Justin Bower paints his subjects as de-stabilized, fractured post-humans in a nexus of interlocking spatial systems. His paintings problematize how we define ourselves in this digital and virtual age while suggesting the impossibility of grasping such a slippery notion.
The ongoing decoding of the human body, a formula to each individual’s genome, confronts us with a radical question of “What are we? Am I a code that can be reduced and multiplied infinitely?” Bower’s paintings begin to open a dialogue to this destabilizing effect/trauma technology has on the individual that has infected the daily lives of contemporary man. He shows this destabilization through the doubling of features - multiple eyes, spliced noses, melting mouths - and the whiplash motion invoked in his Abstract Expressionist process.
Much like Francis Bacon and Da Vinci of generations past, Bower uses paint as an instrument of dissection and inquiry. Flesh acts as a complex veneer, functioning as a biological boundary from externalized technologies; all the while the viewer realizes that the same externalized technologies are always already inside the subject. This ultimately creates an open system, an incomplete subject becoming and degrading, not knowing where the outside starts and the internal ends. The boundaries of the traditional subject are now leaking in Bower’s concept.
His paintings reflect the increasing “control society” that we find ourselves in. By placing his turbulent subjects in an Op Art context, the familiar repeating patterns that were used to engage the eye in the 60’s, are now being deployed to act as a type of “code” permeating and invading the body/subject. Bower wants to “have the viewer feel the instability his subjects reflect”, by playing on the non-fixed features of the face and the hallucinatory effects of the Op Art, so as to engage the viewer and perhaps awaken them from a techno-slumber.
In the end, Bower’s subjects are an inquiry into the nature of autonomy in the modern subject. Is “free will” minimized in a society that deploys technology in an effort for more and more control over the individual? Have we ever really had it to begin with? Bower paints his subjects as an ontological problem, and as such, he sees…”the study of subjectivity functions best under the threat of vanishing”.
Born in San Francisco in 1975, Bower earned a degree in Art and Philosophy from the University of Arizona in 1998 and a Master of Fine Arts from Claremont Graduate University in 2010.
Since graduating from CGU, Bower’s work has been the subject of solo exhibitions at Ace Gallery Beverly Hills (2010) and Unix Gallery in New York City (2013).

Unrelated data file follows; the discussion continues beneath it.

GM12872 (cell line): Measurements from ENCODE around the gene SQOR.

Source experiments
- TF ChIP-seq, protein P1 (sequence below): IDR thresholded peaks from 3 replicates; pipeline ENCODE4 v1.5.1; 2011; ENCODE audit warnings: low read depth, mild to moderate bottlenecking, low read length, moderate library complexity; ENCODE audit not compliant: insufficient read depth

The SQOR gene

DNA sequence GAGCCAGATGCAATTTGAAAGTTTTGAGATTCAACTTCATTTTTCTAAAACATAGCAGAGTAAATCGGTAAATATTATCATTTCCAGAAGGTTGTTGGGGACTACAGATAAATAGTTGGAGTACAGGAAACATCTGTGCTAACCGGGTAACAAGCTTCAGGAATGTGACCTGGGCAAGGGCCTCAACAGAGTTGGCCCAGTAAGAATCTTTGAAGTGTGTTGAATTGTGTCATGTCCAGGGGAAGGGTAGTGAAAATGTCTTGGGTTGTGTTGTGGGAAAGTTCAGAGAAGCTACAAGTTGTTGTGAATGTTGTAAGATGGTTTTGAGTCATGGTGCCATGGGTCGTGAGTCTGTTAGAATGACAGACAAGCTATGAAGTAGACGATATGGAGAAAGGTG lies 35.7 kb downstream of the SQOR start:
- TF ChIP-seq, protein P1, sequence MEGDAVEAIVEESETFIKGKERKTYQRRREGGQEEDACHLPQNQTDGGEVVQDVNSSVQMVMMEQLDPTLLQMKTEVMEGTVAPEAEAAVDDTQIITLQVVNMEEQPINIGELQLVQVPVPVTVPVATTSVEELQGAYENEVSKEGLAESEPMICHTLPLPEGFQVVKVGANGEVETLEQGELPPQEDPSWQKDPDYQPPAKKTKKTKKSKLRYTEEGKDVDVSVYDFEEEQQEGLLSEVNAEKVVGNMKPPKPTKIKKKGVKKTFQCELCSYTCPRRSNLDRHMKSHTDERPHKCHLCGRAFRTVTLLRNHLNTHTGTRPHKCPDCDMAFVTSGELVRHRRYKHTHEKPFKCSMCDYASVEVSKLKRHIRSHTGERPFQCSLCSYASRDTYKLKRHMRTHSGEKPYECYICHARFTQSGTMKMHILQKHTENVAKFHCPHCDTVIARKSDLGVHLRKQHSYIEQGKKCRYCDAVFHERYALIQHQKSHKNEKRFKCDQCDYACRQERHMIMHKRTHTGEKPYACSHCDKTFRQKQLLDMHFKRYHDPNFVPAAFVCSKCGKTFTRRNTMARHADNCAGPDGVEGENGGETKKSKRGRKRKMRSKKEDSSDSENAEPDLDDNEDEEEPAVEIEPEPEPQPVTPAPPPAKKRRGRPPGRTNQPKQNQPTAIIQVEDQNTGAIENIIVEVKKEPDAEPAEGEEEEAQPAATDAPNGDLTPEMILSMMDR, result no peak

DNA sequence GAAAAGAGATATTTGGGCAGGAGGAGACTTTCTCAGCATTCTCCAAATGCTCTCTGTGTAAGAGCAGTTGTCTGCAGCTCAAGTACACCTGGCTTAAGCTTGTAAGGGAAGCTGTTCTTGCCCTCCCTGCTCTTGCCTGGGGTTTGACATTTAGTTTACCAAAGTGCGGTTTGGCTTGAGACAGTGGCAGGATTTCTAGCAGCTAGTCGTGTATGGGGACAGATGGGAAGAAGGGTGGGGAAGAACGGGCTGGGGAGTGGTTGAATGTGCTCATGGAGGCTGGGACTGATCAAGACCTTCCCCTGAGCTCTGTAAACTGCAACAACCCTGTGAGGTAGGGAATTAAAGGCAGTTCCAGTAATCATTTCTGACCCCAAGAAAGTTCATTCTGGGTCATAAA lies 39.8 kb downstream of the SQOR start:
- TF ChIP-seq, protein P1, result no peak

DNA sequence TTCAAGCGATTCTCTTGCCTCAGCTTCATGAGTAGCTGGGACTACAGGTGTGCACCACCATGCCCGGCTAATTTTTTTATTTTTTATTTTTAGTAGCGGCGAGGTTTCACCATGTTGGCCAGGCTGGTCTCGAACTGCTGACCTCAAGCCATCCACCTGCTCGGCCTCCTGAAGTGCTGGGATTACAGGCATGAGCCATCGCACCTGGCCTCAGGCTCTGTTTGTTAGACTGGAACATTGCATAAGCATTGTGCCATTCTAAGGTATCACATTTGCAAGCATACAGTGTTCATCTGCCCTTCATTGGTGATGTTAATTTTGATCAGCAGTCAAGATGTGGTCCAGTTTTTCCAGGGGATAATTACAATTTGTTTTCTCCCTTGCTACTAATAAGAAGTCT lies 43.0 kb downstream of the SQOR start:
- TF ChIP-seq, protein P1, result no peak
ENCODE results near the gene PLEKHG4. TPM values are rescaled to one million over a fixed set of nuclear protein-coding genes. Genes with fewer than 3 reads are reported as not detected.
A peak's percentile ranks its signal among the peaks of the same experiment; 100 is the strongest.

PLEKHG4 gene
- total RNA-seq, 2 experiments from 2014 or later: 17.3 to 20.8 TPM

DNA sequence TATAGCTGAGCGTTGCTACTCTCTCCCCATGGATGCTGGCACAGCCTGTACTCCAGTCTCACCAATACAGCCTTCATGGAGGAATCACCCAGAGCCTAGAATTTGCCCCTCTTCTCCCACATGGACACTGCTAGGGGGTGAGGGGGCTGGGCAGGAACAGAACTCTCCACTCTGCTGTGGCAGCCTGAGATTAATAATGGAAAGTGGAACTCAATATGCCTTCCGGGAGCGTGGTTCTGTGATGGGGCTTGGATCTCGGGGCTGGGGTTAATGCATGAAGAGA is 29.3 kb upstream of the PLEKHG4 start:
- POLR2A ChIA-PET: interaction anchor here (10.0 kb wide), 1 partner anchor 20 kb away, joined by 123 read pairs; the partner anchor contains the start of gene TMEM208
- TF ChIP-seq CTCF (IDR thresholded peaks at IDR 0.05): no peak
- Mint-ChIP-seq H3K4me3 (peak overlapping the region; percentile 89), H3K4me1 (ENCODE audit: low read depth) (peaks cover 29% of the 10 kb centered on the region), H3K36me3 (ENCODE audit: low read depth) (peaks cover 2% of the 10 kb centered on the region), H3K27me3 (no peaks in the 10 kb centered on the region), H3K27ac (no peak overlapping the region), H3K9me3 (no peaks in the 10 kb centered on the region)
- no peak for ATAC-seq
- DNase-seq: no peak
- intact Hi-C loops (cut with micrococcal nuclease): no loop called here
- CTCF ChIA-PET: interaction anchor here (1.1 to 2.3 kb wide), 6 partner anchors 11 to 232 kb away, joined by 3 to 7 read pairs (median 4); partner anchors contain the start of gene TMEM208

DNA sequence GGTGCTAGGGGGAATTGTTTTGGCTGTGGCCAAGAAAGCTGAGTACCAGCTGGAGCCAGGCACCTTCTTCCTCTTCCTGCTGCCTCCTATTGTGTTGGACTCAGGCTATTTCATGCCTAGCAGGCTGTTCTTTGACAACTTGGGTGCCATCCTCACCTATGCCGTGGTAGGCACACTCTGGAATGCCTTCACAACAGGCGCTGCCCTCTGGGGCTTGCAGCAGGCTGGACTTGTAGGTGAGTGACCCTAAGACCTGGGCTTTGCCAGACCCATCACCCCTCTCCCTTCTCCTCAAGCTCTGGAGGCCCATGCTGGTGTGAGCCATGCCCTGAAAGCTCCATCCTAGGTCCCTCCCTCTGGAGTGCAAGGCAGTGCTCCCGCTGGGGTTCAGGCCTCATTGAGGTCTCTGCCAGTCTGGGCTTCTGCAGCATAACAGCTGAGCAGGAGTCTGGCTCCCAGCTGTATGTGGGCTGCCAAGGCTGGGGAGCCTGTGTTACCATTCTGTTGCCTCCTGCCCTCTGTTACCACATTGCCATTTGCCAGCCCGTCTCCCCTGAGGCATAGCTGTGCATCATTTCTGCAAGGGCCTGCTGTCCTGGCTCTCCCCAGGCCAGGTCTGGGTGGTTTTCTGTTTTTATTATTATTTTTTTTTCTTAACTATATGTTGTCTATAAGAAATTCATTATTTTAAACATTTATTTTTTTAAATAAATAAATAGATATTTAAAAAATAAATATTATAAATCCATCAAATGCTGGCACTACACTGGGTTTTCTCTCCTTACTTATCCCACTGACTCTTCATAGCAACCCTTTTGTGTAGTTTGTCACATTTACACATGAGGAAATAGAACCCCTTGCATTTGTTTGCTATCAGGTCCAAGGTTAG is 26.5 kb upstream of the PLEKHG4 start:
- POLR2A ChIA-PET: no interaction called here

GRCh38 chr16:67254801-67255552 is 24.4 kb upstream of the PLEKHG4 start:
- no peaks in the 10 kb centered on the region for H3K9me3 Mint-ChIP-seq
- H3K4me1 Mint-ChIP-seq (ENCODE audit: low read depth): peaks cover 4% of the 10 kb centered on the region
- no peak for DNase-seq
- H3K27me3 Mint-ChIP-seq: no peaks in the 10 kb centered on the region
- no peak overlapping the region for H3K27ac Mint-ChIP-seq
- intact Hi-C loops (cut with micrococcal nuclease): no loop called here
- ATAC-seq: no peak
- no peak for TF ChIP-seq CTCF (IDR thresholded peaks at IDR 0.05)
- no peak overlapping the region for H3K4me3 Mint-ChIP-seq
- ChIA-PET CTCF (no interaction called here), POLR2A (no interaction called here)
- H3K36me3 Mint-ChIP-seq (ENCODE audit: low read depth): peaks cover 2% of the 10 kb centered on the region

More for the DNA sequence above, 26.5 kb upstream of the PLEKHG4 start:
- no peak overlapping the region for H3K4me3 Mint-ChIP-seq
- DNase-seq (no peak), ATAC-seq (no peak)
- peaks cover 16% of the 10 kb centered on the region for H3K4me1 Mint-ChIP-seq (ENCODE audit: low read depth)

Bower's work has been shown at galleries, museums, and international art fairs including: Stage Singapore (2015); Art Silicon Valley/San Francisco (2014); Start Art Fair at Saatchi Gallery in London (2014); Silicon Valley Contemporary (2014); The Palm Springs Fine Art Fair (2014 & 2015); Zona Maco Mexico (2014); The LA Art Show (2014 & 2015); Art Miami (2013 & 2014); Torrance Art Museum, Los Angeles (2013 and 2010); Los Angeles Contemporary Art Fair (2011 and 2013); Los Angeles Art Platform (2011); Art Aspen (2013 & 2014); and Art Southampton (2013 & 2014).
The artist has won and been nominated for several grants and awards, among them The Feitelson Fellowship Grant (2010) and The Joan Mitchell award (2010).
Bower's artwork has been published in Blisss Magazine (February 2014 cover), Modern Painters (February 2014: Reviews in Brief and September 2013: 100 Best Fall Shows), Studio Visit Magazine (2013 cover), Artillery Magazine (2010), the LA Times (2010), and New American Paintings (2010 cover).
Justin Bower -
"I paint the face as an uncanny representation and site of turbulent subjectivity. I use the face as a performative space, or armature, to interrogate the ‘humanist subject’ from a posthuman vantage point.
In this series of paintings I use an anonymous image culled from the internet, re-interpreting the image in every painting. The multiplicity and endless variation of this image confuses an authentic origin, reaffirming the tension between the digital image and a real world counterpoint.
I postulate and show that literally and figuratively, body boundaries are leaking and putting into question the stability of subjectivity. Biotechnologies, with its regenerative qualities and coding of the human, are suggested in my paintings as the endless generative quality of one image without an original. My subjects are contradictory and unstable, in an un-fixed position (optically and conceptually), courting a felt tension between rupture and rigidity in the construction of the painting. I use the doubling of certain features on the face (such as three eyes, spliced noses, melting mouths) to optically play with this instability, and I conceptually destabilize the subject by creating an open system that doesn’t complete the subject, addresses androgyny and the state of becoming/unbecoming.
I complicate the function of skin/flesh as a boundary between biological interiority and externalized technologies through the sense of ‘space’ or openings in the flesh. My posthuman ‘subjects’ play with the boundaries separating the organic/machinic, human/non-human, interiority/exteriority, and self/other binaries.
My paintings depict the subject not as identification but of transformation, metamorphosis and catastrophe. They are not representative, they are performative, a boundary site and surface---neither entirely natural nor cultural but a configuration that negotiates the limits of corporeal existence within an increasingly technological environment."